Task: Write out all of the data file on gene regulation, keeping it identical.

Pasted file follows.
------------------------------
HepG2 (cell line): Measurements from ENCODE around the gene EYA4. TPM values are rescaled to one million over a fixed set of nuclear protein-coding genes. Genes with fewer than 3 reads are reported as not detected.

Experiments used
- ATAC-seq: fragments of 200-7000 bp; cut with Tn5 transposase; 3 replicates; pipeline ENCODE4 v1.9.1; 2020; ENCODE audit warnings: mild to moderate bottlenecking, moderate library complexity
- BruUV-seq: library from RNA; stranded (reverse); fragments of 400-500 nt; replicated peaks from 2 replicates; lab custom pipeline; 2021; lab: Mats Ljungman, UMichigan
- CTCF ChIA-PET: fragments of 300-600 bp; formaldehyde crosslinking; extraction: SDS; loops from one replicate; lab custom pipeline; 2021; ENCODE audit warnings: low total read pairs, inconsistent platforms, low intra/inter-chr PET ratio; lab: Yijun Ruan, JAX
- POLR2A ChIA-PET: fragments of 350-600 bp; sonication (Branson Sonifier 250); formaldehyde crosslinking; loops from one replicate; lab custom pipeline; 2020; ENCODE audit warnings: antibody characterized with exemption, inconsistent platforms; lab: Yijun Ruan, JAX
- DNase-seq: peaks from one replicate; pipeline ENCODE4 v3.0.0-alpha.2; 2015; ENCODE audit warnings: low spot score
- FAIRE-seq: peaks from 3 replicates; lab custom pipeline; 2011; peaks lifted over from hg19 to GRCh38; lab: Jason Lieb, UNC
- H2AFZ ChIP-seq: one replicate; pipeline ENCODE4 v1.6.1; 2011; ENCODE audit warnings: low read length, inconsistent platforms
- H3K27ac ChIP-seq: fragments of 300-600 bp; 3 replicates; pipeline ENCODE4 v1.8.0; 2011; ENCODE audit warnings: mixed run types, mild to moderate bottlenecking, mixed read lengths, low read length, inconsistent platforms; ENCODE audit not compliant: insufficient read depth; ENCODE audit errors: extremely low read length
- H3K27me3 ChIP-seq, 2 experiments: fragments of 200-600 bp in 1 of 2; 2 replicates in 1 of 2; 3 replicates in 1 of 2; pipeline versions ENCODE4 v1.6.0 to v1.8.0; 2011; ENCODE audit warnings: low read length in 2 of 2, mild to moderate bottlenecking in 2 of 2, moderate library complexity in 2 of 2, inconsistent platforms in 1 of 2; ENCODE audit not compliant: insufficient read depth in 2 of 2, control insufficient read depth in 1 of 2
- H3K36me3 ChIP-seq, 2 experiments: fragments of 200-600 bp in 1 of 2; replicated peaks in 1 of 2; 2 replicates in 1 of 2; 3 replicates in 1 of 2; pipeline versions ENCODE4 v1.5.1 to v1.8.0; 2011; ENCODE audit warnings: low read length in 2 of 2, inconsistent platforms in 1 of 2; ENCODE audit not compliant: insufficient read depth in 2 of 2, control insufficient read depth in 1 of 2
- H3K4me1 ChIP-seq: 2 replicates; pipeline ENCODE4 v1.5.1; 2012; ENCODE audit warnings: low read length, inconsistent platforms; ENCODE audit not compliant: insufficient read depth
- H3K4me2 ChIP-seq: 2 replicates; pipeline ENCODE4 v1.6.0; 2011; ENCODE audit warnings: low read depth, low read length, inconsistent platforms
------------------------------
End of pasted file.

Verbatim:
HepG2 (cell line): Measurements from ENCODE around the gene EYA4. TPM values are rescaled to one million over a fixed set of nuclear protein-coding genes. Genes with fewer than 3 reads are reported as not detected.

Experiments used
- ATAC-seq: fragments of 200-7000 bp; cut with Tn5 transposase; 3 replicates; pipeline ENCODE4 v1.9.1; 2020; ENCODE audit warnings: mild to moderate bottlenecking, moderate library complexity
- BruUV-seq: library from RNA; stranded (reverse); fragments of 400-500 nt; replicated peaks from 2 replicates; lab custom pipeline; 2021; lab: Mats Ljungman, UMichigan
- CTCF ChIA-PET: fragments of 300-600 bp; formaldehyde crosslinking; extraction: SDS; loops from one replicate; lab custom pipeline; 2021; ENCODE audit warnings: low total read pairs, inconsistent platforms, low intra/inter-chr PET ratio; lab: Yijun Ruan, JAX
- POLR2A ChIA-PET: fragments of 350-600 bp; sonication (Branson Sonifier 250); formaldehyde crosslinking; loops from one replicate; lab custom pipeline; 2020; ENCODE audit warnings: antibody characterized with exemption, inconsistent platforms; lab: Yijun Ruan, JAX
- DNase-seq: peaks from one replicate; pipeline ENCODE4 v3.0.0-alpha.2; 2015; ENCODE audit warnings: low spot score
- FAIRE-seq: peaks from 3 replicates; lab custom pipeline; 2011; peaks lifted over from hg19 to GRCh38; lab: Jason Lieb, UNC
- H2AFZ ChIP-seq: one replicate; pipeline ENCODE4 v1.6.1; 2011; ENCODE audit warnings: low read length, inconsistent platforms
- H3K27ac ChIP-seq: fragments of 300-600 bp; 3 replicates; pipeline ENCODE4 v1.8.0; 2011; ENCODE audit warnings: mixed run types, mild to moderate bottlenecking, mixed read lengths, low read length, inconsistent platforms; ENCODE audit not compliant: insufficient read depth; ENCODE audit errors: extremely low read length
- H3K27me3 ChIP-seq, 2 experiments: fragments of 200-600 bp in 1 of 2; 2 replicates in 1 of 2; 3 replicates in 1 of 2; pipeline versions ENCODE4 v1.6.0 to v1.8.0; 2011; ENCODE audit warnings: low read length in 2 of 2, mild to moderate bottlenecking in 2 of 2, moderate library complexity in 2 of 2, inconsistent platforms in 1 of 2; ENCODE audit not compliant: insufficient read depth in 2 of 2, control insufficient read depth in 1 of 2
- H3K36me3 ChIP-seq, 2 experiments: fragments of 200-600 bp in 1 of 2; replicated peaks in 1 of 2; 2 replicates in 1 of 2; 3 replicates in 1 of 2; pipeline versions ENCODE4 v1.5.1 to v1.8.0; 2011; ENCODE audit warnings: low read length in 2 of 2, inconsistent platforms in 1 of 2; ENCODE audit not compliant: insufficient read depth in 2 of 2, control insufficient read depth in 1 of 2
- H3K4me1 ChIP-seq: 2 replicates; pipeline ENCODE4 v1.5.1; 2012; ENCODE audit warnings: low read length, inconsistent platforms; ENCODE audit not compliant: insufficient read depth
- H3K4me2 ChIP-seq: 2 replicates; pipeline ENCODE4 v1.6.0; 2011; ENCODE audit warnings: low read depth, low read length, inconsistent platforms